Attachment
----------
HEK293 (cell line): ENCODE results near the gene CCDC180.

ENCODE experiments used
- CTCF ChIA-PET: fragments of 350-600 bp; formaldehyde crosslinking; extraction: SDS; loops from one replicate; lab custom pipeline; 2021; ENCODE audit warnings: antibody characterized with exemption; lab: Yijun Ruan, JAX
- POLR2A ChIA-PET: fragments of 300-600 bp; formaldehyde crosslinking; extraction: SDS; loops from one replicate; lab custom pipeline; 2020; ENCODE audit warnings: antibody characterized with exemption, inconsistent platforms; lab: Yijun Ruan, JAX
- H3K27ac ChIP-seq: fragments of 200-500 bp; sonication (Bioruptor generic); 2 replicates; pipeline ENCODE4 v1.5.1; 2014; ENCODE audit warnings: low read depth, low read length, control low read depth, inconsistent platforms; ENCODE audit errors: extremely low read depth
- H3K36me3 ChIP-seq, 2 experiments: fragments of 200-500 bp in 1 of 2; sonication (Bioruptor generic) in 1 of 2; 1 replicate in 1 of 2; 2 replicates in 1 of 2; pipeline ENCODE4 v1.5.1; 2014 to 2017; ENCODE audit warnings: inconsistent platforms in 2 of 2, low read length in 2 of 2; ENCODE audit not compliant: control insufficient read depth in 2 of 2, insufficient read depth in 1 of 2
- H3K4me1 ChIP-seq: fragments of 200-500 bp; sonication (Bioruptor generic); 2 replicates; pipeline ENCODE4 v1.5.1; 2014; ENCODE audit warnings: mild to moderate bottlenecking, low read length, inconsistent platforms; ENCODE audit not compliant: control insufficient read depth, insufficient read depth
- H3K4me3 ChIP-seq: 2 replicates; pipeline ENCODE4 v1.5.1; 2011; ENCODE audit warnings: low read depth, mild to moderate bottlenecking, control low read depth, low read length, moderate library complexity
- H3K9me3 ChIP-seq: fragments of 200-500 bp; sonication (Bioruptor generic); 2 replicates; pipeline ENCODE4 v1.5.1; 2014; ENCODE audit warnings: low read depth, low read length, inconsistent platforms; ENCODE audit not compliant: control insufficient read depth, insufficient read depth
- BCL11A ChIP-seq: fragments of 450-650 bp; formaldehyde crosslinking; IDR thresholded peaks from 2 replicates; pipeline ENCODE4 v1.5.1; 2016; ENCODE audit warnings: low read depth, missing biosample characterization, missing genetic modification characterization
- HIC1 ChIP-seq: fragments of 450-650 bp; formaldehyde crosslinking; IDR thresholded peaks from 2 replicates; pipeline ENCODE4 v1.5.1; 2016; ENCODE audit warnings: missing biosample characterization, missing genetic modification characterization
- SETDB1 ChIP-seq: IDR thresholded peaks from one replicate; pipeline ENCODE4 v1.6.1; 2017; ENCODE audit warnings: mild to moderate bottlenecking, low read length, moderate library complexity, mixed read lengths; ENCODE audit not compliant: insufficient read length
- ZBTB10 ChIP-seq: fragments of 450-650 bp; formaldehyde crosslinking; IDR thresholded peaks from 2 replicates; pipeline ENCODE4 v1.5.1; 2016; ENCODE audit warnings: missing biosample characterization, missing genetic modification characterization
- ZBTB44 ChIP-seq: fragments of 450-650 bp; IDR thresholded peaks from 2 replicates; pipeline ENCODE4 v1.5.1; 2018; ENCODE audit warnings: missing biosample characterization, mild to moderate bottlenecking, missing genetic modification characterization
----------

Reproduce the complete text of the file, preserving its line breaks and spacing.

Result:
HEK293 (cell line): ENCODE results near the gene CCDC180.

ENCODE experiments used
- CTCF ChIA-PET: fragments of 350-600 bp; formaldehyde crosslinking; extraction: SDS; loops from one replicate; lab custom pipeline; 2021; ENCODE audit warnings: antibody characterized with exemption; lab: Yijun Ruan, JAX
- POLR2A ChIA-PET: fragments of 300-600 bp; formaldehyde crosslinking; extraction: SDS; loops from one replicate; lab custom pipeline; 2020; ENCODE audit warnings: antibody characterized with exemption, inconsistent platforms; lab: Yijun Ruan, JAX
- H3K27ac ChIP-seq: fragments of 200-500 bp; sonication (Bioruptor generic); 2 replicates; pipeline ENCODE4 v1.5.1; 2014; ENCODE audit warnings: low read depth, low read length, control low read depth, inconsistent platforms; ENCODE audit errors: extremely low read depth
- H3K36me3 ChIP-seq, 2 experiments: fragments of 200-500 bp in 1 of 2; sonication (Bioruptor generic) in 1 of 2; 1 replicate in 1 of 2; 2 replicates in 1 of 2; pipeline ENCODE4 v1.5.1; 2014 to 2017; ENCODE audit warnings: inconsistent platforms in 2 of 2, low read length in 2 of 2; ENCODE audit not compliant: control insufficient read depth in 2 of 2, insufficient read depth in 1 of 2
- H3K4me1 ChIP-seq: fragments of 200-500 bp; sonication (Bioruptor generic); 2 replicates; pipeline ENCODE4 v1.5.1; 2014; ENCODE audit warnings: mild to moderate bottlenecking, low read length, inconsistent platforms; ENCODE audit not compliant: control insufficient read depth, insufficient read depth
- H3K4me3 ChIP-seq: 2 replicates; pipeline ENCODE4 v1.5.1; 2011; ENCODE audit warnings: low read depth, mild to moderate bottlenecking, control low read depth, low read length, moderate library complexity
- H3K9me3 ChIP-seq: fragments of 200-500 bp; sonication (Bioruptor generic); 2 replicates; pipeline ENCODE4 v1.5.1; 2014; ENCODE audit warnings: low read depth, low read length, inconsistent platforms; ENCODE audit not compliant: control insufficient read depth, insufficient read depth
- BCL11A ChIP-seq: fragments of 450-650 bp; formaldehyde crosslinking; IDR thresholded peaks from 2 replicates; pipeline ENCODE4 v1.5.1; 2016; ENCODE audit warnings: low read depth, missing biosample characterization, missing genetic modification characterization
- HIC1 ChIP-seq: fragments of 450-650 bp; formaldehyde crosslinking; IDR thresholded peaks from 2 replicates; pipeline ENCODE4 v1.5.1; 2016; ENCODE audit warnings: missing biosample characterization, missing genetic modification characterization
- SETDB1 ChIP-seq: IDR thresholded peaks from one replicate; pipeline ENCODE4 v1.6.1; 2017; ENCODE audit warnings: mild to moderate bottlenecking, low read length, moderate library complexity, mixed read lengths; ENCODE audit not compliant: insufficient read length
- ZBTB10 ChIP-seq: fragments of 450-650 bp; formaldehyde crosslinking; IDR thresholded peaks from 2 replicates; pipeline ENCODE4 v1.5.1; 2016; ENCODE audit warnings: missing biosample characterization, missing genetic modification characterization
- ZBTB44 ChIP-seq: fragments of 450-650 bp; IDR thresholded peaks from 2 replicates; pipeline ENCODE4 v1.5.1; 2018; ENCODE audit warnings: missing biosample characterization, mild to moderate bottlenecking, missing genetic modification characterization